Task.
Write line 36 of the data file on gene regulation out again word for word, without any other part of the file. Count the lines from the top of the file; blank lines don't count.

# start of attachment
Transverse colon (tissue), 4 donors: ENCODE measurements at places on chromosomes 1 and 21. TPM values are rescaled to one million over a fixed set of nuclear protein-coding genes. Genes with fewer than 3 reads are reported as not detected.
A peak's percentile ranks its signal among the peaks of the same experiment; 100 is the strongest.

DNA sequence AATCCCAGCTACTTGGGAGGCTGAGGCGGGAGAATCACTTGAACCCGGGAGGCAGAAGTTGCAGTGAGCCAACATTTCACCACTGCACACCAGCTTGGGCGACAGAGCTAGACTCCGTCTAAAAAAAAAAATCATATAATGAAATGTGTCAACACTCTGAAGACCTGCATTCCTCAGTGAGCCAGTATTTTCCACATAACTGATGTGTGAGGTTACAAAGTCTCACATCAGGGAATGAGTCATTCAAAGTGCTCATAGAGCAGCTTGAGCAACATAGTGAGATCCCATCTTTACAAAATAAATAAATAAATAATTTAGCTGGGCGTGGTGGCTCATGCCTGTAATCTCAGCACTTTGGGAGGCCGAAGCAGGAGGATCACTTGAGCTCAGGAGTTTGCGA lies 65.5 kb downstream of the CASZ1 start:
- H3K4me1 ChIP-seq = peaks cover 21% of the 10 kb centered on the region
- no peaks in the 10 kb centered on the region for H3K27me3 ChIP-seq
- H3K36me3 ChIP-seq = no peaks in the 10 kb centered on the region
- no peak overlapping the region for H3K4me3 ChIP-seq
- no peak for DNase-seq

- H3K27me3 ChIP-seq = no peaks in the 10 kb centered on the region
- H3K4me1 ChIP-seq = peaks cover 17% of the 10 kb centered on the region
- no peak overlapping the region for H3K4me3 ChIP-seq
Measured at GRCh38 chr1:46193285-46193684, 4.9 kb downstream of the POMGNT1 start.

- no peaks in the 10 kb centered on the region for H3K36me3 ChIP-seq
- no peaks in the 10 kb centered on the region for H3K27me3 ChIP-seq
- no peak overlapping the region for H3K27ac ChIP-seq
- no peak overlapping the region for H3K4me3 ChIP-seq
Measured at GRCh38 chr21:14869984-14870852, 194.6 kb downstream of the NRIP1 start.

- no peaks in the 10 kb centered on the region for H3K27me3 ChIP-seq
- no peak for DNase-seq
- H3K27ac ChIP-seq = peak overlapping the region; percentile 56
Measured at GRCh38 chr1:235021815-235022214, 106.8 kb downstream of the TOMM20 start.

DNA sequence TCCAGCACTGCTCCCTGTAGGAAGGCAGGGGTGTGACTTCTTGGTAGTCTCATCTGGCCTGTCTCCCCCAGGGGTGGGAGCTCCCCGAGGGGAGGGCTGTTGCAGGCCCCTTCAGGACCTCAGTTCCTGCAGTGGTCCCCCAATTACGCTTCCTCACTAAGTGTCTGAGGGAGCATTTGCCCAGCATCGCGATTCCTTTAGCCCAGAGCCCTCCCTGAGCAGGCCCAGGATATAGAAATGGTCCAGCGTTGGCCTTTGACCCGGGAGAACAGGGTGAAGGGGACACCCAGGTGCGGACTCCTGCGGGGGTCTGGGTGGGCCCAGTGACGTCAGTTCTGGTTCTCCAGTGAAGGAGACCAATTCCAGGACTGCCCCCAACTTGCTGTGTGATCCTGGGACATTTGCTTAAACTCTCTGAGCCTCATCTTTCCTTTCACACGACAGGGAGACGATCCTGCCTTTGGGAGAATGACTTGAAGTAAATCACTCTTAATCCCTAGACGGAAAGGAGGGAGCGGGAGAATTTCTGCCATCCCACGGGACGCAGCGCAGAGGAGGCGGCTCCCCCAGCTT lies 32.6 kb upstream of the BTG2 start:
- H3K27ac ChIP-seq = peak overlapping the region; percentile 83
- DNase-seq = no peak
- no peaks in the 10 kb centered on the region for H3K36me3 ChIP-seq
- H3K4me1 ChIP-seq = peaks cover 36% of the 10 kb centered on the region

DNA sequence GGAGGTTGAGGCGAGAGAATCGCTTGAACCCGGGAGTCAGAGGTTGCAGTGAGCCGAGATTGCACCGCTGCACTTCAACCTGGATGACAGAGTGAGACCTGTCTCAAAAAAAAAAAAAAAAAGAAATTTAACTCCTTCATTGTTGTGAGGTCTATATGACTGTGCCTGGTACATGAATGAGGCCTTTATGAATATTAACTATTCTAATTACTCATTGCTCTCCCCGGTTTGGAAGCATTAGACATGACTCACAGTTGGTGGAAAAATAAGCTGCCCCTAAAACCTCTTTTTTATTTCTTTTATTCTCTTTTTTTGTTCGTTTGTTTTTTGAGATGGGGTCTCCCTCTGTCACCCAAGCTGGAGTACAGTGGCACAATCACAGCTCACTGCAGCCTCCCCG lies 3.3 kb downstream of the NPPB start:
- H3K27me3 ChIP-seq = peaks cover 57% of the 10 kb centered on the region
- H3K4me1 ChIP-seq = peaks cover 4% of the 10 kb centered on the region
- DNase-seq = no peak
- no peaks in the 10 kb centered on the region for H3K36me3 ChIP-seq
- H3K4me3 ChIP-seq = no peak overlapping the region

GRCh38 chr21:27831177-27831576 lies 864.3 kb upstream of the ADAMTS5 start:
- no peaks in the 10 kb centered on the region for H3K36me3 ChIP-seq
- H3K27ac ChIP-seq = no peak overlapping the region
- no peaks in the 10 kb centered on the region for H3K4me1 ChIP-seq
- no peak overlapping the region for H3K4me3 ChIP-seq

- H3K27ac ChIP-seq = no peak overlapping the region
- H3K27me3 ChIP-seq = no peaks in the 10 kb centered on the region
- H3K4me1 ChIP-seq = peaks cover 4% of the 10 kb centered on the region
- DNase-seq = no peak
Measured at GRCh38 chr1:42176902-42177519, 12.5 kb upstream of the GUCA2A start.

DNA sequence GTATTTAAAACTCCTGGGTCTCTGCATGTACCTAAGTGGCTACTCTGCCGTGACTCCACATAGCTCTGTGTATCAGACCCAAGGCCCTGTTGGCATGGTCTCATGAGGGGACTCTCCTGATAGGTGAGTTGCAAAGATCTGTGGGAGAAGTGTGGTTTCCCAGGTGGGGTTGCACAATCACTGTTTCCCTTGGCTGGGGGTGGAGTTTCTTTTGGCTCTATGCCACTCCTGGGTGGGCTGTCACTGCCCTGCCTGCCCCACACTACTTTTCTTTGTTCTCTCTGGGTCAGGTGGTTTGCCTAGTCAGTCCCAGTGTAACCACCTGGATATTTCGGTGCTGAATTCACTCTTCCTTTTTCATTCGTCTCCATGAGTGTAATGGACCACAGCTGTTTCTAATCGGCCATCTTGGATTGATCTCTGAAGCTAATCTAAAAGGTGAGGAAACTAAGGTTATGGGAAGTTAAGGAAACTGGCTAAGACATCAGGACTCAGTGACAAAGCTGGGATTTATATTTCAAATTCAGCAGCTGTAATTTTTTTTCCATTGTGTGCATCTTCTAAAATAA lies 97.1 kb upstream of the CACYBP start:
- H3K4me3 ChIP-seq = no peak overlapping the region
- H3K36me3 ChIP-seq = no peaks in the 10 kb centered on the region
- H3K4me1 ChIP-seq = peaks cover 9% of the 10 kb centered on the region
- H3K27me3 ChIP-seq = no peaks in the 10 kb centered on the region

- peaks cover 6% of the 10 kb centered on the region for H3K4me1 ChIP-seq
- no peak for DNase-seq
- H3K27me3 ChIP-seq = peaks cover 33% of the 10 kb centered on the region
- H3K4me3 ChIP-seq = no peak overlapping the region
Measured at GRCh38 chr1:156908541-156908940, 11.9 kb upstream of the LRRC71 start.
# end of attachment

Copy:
- no peaks in the 10 kb centered on the region for H3K4me1 ChIP-seq